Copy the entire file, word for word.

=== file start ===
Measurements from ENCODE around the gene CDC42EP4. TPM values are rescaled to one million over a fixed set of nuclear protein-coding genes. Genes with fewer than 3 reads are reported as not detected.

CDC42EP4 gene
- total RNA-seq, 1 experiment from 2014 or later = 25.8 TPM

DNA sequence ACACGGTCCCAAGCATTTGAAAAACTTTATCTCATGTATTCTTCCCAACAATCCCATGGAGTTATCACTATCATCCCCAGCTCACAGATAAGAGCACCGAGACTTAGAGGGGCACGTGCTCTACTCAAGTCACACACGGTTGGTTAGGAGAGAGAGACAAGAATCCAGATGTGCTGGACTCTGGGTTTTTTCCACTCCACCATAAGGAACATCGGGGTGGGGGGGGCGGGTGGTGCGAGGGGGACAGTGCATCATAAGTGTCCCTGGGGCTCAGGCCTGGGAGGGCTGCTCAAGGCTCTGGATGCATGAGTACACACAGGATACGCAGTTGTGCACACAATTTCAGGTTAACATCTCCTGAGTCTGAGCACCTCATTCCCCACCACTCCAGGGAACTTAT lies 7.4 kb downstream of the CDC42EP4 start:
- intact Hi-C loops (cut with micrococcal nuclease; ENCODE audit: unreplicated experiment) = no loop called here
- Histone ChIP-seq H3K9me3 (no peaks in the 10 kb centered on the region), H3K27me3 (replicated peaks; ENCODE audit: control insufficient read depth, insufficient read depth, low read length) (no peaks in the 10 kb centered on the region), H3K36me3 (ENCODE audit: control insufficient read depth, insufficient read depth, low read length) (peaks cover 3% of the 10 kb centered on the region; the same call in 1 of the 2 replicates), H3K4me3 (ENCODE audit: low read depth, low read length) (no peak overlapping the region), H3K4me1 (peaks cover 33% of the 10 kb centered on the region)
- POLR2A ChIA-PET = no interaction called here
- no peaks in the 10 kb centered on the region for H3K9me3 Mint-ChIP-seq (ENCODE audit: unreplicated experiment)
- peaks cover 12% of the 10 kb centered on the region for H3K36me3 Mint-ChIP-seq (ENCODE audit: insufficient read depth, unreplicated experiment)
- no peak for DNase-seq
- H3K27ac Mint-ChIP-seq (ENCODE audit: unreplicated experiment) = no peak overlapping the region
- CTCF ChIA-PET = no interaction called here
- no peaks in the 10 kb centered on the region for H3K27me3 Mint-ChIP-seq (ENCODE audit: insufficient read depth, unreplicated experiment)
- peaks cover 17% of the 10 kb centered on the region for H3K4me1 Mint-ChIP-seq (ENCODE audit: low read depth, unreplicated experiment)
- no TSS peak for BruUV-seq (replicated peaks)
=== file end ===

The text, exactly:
Measurements from ENCODE around the gene CDC42EP4. TPM values are rescaled to one million over a fixed set of nuclear protein-coding genes. Genes with fewer than 3 reads are reported as not detected.

CDC42EP4 gene
- total RNA-seq, 1 experiment from 2014 or later = 25.8 TPM

DNA sequence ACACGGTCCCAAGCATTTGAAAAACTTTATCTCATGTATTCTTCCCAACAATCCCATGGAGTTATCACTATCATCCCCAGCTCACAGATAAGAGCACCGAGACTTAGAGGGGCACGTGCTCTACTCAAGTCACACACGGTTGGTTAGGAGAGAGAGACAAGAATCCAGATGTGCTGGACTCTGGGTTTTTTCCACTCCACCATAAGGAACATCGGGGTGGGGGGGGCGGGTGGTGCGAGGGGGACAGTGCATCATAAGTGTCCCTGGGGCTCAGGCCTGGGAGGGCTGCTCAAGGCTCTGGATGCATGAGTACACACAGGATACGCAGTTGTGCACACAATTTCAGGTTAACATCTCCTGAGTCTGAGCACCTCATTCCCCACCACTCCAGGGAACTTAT lies 7.4 kb downstream of the CDC42EP4 start:
- intact Hi-C loops (cut with micrococcal nuclease; ENCODE audit: unreplicated experiment) = no loop called here
- Histone ChIP-seq H3K9me3 (no peaks in the 10 kb centered on the region), H3K27me3 (replicated peaks; ENCODE audit: control insufficient read depth, insufficient read depth, low read length) (no peaks in the 10 kb centered on the region), H3K36me3 (ENCODE audit: control insufficient read depth, insufficient read depth, low read length) (peaks cover 3% of the 10 kb centered on the region; the same call in 1 of the 2 replicates), H3K4me3 (ENCODE audit: low read depth, low read length) (no peak overlapping the region), H3K4me1 (peaks cover 33% of the 10 kb centered on the region)
- POLR2A ChIA-PET = no interaction called here
- no peaks in the 10 kb centered on the region for H3K9me3 Mint-ChIP-seq (ENCODE audit: unreplicated experiment)
- peaks cover 12% of the 10 kb centered on the region for H3K36me3 Mint-ChIP-seq (ENCODE audit: insufficient read depth, unreplicated experiment)
- no peak for DNase-seq
- H3K27ac Mint-ChIP-seq (ENCODE audit: unreplicated experiment) = no peak overlapping the region
- CTCF ChIA-PET = no interaction called here
- no peaks in the 10 kb centered on the region for H3K27me3 Mint-ChIP-seq (ENCODE audit: insufficient read depth, unreplicated experiment)
- peaks cover 17% of the 10 kb centered on the region for H3K4me1 Mint-ChIP-seq (ENCODE audit: low read depth, unreplicated experiment)
- no TSS peak for BruUV-seq (replicated peaks)